Rate Monotonic Analysis and Round Robin Scheduling

Rate Monotonic Analysis (RMA) is a way of proving a priori via mathematics (rather than post-implementation via testing) that a set of tasks and interrupt service routines (ISRs) will always meet their deadlines–even under worst-case timing.  In this blog, I address the issue of what to do if two or more tasks or ISRs have equal priority and whether round robin scheduling is necessary in an RTOS to deal with that special case.

First a little background.  In order for the schedulability analysis portion of the RMA mathematics to provide meaningful results, the following assumptions must hold:

  • preemptive real-time operating system (RTOS) is used for scheduling,
  • Each task or ISR must be assigned a fixed priority (relative to the others) that is not changed while the system runs, and
  • Unbounded priority inversions must be prevented.

Under RMA, the relative priorities are assigned according to a simple rule: “The more often a task or ISR runs (in the worst-case), the higher its priority.” Put another way, the task or ISR with the longest period between iterations (interarrival time, if you prefer) is least important. This is because an infrequent but high-priority task could prevent a more frequent task from missing an entire iteration.

So what happens if you are using RMA to assign priorities and you wind up with two (or more) tasks or ISRs assigned equal priority? (Translation: they have the same worst-case interarrival times). Must they be assigned equal priority in the real system? What if the RTOS (in the case of tasks) or hardware (in the case of interrupts) doesn’t support round-robin scheduling–or even equal priorities with run-to-completion?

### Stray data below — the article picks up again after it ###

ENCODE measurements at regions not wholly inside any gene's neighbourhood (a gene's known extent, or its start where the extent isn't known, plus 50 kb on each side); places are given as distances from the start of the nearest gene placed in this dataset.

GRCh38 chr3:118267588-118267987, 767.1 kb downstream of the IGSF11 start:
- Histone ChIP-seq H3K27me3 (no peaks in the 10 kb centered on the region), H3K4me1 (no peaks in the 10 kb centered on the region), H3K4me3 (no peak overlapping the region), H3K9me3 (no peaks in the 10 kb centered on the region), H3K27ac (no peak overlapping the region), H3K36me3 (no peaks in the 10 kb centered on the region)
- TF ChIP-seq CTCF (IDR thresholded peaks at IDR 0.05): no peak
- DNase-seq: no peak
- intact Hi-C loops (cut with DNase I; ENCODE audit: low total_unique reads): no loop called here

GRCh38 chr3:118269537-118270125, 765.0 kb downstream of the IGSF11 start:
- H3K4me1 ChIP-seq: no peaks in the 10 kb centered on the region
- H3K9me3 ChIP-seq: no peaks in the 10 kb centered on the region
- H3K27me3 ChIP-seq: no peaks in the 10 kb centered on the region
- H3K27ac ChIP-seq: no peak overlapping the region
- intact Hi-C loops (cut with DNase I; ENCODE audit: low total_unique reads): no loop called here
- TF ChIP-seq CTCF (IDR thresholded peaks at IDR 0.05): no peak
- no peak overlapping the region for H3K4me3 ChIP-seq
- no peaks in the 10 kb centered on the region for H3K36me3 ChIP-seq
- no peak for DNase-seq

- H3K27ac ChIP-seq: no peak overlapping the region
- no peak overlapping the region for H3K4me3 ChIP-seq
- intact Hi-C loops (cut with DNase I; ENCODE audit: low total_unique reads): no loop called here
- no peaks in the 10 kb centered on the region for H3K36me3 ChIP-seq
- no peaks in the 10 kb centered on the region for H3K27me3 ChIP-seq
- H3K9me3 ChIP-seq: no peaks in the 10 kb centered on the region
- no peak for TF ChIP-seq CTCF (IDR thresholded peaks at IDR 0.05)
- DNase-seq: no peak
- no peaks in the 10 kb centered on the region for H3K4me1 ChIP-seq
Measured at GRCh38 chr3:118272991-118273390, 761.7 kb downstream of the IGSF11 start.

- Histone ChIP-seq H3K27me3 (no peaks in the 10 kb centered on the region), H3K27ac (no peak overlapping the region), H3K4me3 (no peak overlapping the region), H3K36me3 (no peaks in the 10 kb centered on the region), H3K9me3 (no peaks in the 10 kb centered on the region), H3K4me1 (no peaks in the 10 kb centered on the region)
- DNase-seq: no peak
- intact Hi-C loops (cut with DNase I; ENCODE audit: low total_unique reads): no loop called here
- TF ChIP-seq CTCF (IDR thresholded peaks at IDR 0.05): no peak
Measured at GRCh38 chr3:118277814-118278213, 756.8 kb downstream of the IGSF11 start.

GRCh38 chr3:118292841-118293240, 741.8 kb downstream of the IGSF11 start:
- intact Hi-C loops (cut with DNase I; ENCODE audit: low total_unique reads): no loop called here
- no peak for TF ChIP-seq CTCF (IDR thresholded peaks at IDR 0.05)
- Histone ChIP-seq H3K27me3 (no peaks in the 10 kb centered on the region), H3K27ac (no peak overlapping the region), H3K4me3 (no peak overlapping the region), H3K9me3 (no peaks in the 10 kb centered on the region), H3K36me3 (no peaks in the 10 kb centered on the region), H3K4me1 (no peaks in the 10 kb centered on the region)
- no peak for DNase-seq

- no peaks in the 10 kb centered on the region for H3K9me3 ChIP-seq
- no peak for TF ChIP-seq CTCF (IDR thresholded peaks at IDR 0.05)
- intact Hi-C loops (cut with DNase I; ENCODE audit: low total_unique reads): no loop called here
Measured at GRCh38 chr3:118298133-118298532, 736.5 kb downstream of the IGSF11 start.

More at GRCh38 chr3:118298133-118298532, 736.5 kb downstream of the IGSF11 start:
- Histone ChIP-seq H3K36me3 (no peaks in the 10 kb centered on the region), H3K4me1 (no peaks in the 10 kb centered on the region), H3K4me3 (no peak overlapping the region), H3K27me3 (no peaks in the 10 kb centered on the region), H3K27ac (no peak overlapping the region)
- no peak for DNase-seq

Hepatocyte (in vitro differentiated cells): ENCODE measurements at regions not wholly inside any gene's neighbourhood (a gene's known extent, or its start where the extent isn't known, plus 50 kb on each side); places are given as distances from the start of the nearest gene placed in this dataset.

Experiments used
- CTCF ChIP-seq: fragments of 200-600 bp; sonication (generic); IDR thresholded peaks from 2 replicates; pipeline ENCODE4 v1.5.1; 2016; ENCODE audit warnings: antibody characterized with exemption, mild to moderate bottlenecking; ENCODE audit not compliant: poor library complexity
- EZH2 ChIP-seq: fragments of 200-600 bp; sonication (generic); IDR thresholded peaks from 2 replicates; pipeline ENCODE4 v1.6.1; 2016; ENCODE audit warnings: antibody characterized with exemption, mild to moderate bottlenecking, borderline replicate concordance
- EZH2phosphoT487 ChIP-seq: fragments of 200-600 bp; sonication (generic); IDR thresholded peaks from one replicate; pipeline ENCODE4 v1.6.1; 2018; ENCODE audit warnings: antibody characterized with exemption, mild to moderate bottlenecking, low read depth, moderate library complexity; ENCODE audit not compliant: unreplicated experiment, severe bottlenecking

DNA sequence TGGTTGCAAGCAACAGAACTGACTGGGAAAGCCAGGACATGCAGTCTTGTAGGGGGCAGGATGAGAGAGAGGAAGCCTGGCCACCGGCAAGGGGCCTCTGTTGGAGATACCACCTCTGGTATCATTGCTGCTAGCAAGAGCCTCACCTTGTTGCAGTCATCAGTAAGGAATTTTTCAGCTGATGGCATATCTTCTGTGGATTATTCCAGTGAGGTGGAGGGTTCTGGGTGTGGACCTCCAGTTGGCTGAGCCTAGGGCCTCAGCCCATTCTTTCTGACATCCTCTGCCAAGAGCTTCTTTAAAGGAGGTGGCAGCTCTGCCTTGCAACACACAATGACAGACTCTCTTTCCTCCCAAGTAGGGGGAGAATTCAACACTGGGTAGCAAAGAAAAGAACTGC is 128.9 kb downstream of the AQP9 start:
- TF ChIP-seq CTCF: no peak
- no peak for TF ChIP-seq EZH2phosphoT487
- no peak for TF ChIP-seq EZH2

Interestingly, it turns out not to matter a bit whether you:

  1. Merge the two tasks into one (i.e., executed code for Task A then Task B).
  2. Give them equal priority, either with round robin or run-to-completion behavior.
  3. Give them adjacent unequal priorities (in either relative order).

If you run through the timing diagrams for each of the above scenarios, you’ll see that all three are equivalent. Except that the equal priority with round robin potentially suffers a performance impact from unnecessary additional context switches.

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